In 1879 Robert Lewis Dabney penned an essay fittingly named “Secularized Education” for Libby’s Princeton Review. Dabney’s essay addressed his concerns about the changing nature of education during the nascent Gilded Age. He served as a professor at Union Theological Seminary in Richmond, Virginia before moving to the University of Texas in 1883. Dabney ‘s body of work and his teaching prowess made their mark in his own time and his voluminous works continue to be read by historians and some theologians; his Syllabus and Notes of the Course of Systematic and Polemic Theology ran to 887 pages of text. Dabney’s support for the Confederacy and comfort with biblical defenses of slaveholding understandably cause modern historians and theologians to treat his works with caution. Nonetheless his erudition and vision of education deserve consideration in an era when educational institutions are fighting for mission, stability, and even their existence in the face of growing societal iconoclasm and increasingly ossified ideologies that control state universities.
The late international studies professor Angelo Codevilla argued that the modern Western ruling class had been formed by “an educational system that exposed them to the same ideas and gave them remarkably uniform guidance, as well as tastes and habits.” The taste and habits that inculcated university students over the last half-century “amount to a social canon of judgments about good and evil, complete with secular sacred history, sins (against minorities and the environment), and saints.” The use of certain appropriate terms and the avoidance wrong ones when referring to important cultural or social matters–what Codevilla called speaking the “in” language–ultimately “serves as a badge of identity” to maintain proper socio-cultural credentials in the regime.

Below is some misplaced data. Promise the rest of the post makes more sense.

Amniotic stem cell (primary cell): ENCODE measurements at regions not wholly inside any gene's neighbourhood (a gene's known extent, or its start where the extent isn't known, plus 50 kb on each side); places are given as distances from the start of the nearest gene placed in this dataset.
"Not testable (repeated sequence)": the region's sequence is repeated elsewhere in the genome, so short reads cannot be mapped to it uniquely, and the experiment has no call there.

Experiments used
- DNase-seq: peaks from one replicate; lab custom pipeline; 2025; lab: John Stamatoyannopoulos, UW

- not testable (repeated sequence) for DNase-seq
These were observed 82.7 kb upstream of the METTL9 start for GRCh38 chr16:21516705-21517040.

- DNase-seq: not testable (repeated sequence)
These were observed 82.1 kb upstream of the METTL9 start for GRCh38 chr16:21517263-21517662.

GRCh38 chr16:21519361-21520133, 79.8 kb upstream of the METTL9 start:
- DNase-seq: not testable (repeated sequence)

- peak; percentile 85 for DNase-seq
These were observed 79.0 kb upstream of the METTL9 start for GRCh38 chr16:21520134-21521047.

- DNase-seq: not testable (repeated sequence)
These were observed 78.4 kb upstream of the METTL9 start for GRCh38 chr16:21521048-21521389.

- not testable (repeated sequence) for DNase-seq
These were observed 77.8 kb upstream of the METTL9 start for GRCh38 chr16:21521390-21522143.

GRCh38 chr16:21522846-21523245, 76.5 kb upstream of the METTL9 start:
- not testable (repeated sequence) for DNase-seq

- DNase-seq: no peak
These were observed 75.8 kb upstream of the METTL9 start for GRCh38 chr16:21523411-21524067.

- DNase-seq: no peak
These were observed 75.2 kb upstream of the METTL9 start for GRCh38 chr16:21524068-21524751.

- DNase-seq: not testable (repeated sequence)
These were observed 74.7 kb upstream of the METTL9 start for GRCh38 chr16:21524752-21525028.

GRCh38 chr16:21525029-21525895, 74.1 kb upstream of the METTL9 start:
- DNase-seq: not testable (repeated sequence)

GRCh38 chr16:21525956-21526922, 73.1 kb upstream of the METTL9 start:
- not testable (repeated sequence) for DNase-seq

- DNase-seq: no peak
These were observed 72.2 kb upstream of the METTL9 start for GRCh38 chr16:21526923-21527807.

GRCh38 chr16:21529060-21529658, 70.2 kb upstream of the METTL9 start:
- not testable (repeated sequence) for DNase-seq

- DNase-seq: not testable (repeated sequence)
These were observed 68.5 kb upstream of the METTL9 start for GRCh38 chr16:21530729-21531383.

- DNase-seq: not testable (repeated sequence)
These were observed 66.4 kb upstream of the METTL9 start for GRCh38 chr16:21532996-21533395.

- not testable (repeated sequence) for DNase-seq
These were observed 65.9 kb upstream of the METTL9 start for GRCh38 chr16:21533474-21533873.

Dabney, like Codevilla after him, understood that true liberal education was not credentialization in the service of maintaining a regime, but something entirely different. State education, warned Dabney, increasingly became education in the service of a faction. Buzzwords and faddish intellectual constructions were not transcendent or oriented towards the permanent things, but instead relied on unstable and quixotic societal moments and the state’s official approbation to maintain their place in intellectual life. The permanent things that underpinned a true liberal education—goodness, beauty, and truth—all had divine origins, and so the truly educated person must understand the divine and theistic origins of learning. State-paid teachers who scrupulously avoided affirming or denying divinely-created good, truth, and beauty would ultimately reduce their teaching to mere rudiments of what constituted an education. An education regime that rejected or was agnostic on the question of the divine ultimately would have to be silent on the very foundations of liberal education. And the state, said Dabney, would mandate that silence. Liberal democratic societies, he warned, would become more censorious than despotic Rome ever was.
Codevilla and Dabney believed that that the best way to mitigate the power of the state to censure intellectual life was to keep parents involved in their children’s educations. “Natural families,” wrote Codevilla, represented affections “into which government has difficulty intruding, and natural families educated the children they produce.” Because of this, the modern state and its education bureaucracy subaltern has done “its best to undermine marriage and to take as much authority from parents as it can.” Robert Lewis Dabney argued that while both parents and state educators were imperfect, the state could not feel parental love and would never be as self-denying and self-sacrificing as a parent. State-education, therefore, had no right or reason to assume the duties or prerogatives of parents.